Do I eat added sugar today, as did the lady below who “slipped up” after enjoying her initial successful no-sugar program? Yes, I do. I’m not a martinet when it comes to any “diet”, nutrition program, or exercise regime, even tho for my 30-day challenge I pretty much toed Barry’s strict line. If I say “none of this” to myself, my inner adolescent gets out of hand and starts acting up and that’s not a good thing!

What I can do today after successfully de-sugarfying myself, is limit myself one any given occasion once or twice a week, to 1/3 of a cookie, two or three candy corns (not packages mind you, individual corns), 1/4 a slice of homemade tiramisou, and the like. I slipped up once after coming off the program and ate half a piece of iced carrot cake and boy! did I suffer pangs of nausea and headache commencing about 1/4 hr after. It was amazing, and a very good lesson.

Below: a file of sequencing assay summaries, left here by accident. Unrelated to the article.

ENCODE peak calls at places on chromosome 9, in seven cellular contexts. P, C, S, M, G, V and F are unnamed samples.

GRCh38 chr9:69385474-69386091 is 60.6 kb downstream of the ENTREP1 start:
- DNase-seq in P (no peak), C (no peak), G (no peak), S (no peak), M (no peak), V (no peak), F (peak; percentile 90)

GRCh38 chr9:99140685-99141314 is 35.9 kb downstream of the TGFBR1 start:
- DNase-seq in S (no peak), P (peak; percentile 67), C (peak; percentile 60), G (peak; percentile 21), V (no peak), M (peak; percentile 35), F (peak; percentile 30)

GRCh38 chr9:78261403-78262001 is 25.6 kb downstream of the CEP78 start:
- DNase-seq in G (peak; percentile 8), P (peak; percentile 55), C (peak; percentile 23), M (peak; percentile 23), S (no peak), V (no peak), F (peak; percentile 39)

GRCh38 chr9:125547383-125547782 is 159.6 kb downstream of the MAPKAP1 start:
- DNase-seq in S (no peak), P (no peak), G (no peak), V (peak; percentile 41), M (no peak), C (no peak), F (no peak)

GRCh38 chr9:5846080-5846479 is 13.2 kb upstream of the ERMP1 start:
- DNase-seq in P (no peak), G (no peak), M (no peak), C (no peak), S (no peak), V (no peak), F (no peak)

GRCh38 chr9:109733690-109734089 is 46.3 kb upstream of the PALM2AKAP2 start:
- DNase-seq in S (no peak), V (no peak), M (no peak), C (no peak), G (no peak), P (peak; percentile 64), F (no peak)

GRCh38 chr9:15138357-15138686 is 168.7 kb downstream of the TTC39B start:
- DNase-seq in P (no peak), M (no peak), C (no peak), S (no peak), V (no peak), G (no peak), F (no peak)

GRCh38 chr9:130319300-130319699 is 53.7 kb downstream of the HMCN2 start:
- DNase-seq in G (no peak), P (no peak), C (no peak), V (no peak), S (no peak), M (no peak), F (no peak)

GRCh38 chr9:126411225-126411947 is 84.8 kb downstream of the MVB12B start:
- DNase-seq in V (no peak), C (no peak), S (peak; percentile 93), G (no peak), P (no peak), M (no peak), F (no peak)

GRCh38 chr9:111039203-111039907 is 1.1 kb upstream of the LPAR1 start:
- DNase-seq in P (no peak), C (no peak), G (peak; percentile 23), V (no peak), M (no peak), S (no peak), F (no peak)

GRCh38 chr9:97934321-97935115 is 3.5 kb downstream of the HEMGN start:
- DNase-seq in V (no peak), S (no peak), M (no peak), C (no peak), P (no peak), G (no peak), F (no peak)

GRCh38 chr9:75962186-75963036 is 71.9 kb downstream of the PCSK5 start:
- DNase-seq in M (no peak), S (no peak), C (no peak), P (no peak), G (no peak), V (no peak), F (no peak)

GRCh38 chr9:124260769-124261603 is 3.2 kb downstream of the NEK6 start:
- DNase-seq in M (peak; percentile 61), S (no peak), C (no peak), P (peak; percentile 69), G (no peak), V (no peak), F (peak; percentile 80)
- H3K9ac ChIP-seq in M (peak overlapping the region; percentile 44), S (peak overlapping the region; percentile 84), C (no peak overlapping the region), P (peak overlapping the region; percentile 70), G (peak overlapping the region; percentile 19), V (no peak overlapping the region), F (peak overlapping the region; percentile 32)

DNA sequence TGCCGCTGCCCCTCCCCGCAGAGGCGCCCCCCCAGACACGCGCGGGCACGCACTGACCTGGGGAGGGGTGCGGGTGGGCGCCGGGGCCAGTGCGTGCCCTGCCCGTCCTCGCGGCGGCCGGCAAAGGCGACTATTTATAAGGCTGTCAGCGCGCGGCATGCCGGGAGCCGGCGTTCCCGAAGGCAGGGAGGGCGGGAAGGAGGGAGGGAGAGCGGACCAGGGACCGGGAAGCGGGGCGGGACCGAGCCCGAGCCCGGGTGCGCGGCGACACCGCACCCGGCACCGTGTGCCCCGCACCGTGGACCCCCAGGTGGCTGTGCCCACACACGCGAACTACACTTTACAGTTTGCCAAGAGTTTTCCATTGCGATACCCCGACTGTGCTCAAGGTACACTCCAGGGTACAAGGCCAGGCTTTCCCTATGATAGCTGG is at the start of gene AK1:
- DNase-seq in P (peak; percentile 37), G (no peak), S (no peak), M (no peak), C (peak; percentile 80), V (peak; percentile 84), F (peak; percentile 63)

We have to give ourselves time to get sugar out of our system, just like we need to detoxify ourselves of most anything such as alcohol or coffee/tea and caffeine, if we want to omit those substances. Barry’s 30 day challenge is nothing to accomplish, really. Nor is our three-month waist-training coaching program, but as Barry says, one must be very clear about why you are wanting to waist train. Use his technique of drilling down on  “so what?” or “why?” questions to get to the bottom of why you want to figure shape now, and did not do so a year ago and don’t plan to do so a year from now.Why now?

Once you are clear, be sure you know safe and sane steps of “how to” do waist train (and consider my primer book telling you exactly that; order online).